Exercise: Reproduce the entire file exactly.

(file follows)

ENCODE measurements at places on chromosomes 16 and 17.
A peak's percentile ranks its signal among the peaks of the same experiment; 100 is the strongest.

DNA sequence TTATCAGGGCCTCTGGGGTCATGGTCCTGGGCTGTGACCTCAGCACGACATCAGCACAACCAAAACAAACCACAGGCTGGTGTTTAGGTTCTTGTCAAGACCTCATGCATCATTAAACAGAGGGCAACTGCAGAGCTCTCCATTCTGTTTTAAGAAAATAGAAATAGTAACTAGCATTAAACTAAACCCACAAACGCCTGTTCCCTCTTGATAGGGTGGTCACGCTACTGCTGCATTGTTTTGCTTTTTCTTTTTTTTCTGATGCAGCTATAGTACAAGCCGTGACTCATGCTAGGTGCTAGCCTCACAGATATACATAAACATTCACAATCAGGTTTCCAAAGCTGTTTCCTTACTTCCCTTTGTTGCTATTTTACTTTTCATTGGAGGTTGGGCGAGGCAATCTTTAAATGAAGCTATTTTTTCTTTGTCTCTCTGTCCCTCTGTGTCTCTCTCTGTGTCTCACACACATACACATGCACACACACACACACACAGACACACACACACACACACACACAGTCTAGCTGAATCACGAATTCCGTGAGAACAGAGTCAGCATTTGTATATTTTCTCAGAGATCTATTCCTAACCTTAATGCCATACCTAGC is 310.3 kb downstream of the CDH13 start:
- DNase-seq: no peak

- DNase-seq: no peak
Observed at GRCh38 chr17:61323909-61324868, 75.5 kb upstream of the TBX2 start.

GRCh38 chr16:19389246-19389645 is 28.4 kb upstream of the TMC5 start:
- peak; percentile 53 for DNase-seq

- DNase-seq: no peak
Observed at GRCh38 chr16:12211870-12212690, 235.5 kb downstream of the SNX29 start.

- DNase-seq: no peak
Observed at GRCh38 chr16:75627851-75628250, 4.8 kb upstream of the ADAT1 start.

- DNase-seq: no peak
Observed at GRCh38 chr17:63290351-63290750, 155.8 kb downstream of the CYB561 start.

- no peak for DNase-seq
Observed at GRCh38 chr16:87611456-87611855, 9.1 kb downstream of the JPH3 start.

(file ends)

ENCODE measurements at places on chromosomes 16 and 17.
A peak's percentile ranks its signal among the peaks of the same experiment; 100 is the strongest.

DNA sequence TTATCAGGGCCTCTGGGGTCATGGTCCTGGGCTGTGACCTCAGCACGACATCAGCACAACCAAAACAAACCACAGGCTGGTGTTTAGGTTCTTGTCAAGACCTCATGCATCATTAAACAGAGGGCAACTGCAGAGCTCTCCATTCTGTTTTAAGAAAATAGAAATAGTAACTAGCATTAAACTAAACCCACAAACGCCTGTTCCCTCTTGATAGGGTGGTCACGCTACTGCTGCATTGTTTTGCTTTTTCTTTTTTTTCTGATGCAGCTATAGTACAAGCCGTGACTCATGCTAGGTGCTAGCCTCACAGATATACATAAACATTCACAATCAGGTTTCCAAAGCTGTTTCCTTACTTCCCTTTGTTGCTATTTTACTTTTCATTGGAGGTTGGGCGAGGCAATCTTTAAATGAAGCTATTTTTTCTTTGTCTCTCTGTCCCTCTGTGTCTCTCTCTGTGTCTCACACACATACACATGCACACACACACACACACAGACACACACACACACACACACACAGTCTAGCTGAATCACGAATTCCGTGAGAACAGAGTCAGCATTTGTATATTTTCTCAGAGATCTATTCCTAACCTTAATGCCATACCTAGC is 310.3 kb downstream of the CDH13 start:
- DNase-seq: no peak

- DNase-seq: no peak
Observed at GRCh38 chr17:61323909-61324868, 75.5 kb upstream of the TBX2 start.

GRCh38 chr16:19389246-19389645 is 28.4 kb upstream of the TMC5 start:
- peak; percentile 53 for DNase-seq

- DNase-seq: no peak
Observed at GRCh38 chr16:12211870-12212690, 235.5 kb downstream of the SNX29 start.

- DNase-seq: no peak
Observed at GRCh38 chr16:75627851-75628250, 4.8 kb upstream of the ADAT1 start.

- DNase-seq: no peak
Observed at GRCh38 chr17:63290351-63290750, 155.8 kb downstream of the CYB561 start.

- no peak for DNase-seq
Observed at GRCh38 chr16:87611456-87611855, 9.1 kb downstream of the JPH3 start.